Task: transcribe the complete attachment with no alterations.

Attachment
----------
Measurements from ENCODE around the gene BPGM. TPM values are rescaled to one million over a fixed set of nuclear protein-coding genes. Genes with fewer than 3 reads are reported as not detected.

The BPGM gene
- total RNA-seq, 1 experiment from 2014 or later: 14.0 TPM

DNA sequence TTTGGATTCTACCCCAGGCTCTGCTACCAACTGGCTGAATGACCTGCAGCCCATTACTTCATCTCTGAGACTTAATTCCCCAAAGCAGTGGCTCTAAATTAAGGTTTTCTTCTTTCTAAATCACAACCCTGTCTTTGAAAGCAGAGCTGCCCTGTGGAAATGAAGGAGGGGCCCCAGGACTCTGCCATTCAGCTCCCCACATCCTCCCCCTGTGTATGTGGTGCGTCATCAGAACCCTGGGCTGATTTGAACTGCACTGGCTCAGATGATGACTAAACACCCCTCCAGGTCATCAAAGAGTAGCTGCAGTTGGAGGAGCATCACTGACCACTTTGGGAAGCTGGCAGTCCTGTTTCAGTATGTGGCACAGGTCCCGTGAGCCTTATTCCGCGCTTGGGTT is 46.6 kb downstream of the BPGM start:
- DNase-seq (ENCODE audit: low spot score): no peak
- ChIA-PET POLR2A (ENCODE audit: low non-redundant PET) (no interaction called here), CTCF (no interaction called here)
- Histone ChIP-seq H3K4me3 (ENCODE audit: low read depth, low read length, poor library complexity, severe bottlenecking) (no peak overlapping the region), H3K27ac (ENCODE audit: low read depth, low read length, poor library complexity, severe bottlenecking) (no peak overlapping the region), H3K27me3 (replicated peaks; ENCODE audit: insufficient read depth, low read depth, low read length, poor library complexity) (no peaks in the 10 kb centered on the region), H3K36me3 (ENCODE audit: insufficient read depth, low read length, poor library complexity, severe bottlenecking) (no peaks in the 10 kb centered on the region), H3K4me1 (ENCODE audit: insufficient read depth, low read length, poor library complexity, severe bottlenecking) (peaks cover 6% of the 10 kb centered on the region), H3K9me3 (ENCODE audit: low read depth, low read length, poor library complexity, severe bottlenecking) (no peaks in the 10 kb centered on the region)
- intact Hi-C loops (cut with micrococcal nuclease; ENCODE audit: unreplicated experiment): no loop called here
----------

Measurements from ENCODE around the gene BPGM. TPM values are rescaled to one million over a fixed set of nuclear protein-coding genes. Genes with fewer than 3 reads are reported as not detected.

The BPGM gene
- total RNA-seq, 1 experiment from 2014 or later: 14.0 TPM

DNA sequence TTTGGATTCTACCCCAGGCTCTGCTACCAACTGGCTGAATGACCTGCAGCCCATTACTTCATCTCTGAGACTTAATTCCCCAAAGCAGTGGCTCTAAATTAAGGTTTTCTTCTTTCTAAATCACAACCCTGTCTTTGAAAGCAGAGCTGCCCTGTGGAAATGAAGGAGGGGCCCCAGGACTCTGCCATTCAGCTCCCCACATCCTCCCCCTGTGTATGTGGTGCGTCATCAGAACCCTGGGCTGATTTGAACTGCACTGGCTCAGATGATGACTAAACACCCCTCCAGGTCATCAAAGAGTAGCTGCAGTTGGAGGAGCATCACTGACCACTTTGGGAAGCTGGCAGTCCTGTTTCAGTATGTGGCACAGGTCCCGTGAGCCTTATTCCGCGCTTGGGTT is 46.6 kb downstream of the BPGM start:
- DNase-seq (ENCODE audit: low spot score): no peak
- ChIA-PET POLR2A (ENCODE audit: low non-redundant PET) (no interaction called here), CTCF (no interaction called here)
- Histone ChIP-seq H3K4me3 (ENCODE audit: low read depth, low read length, poor library complexity, severe bottlenecking) (no peak overlapping the region), H3K27ac (ENCODE audit: low read depth, low read length, poor library complexity, severe bottlenecking) (no peak overlapping the region), H3K27me3 (replicated peaks; ENCODE audit: insufficient read depth, low read depth, low read length, poor library complexity) (no peaks in the 10 kb centered on the region), H3K36me3 (ENCODE audit: insufficient read depth, low read length, poor library complexity, severe bottlenecking) (no peaks in the 10 kb centered on the region), H3K4me1 (ENCODE audit: insufficient read depth, low read length, poor library complexity, severe bottlenecking) (peaks cover 6% of the 10 kb centered on the region), H3K9me3 (ENCODE audit: low read depth, low read length, poor library complexity, severe bottlenecking) (no peaks in the 10 kb centered on the region)
- intact Hi-C loops (cut with micrococcal nuclease; ENCODE audit: unreplicated experiment): no loop called here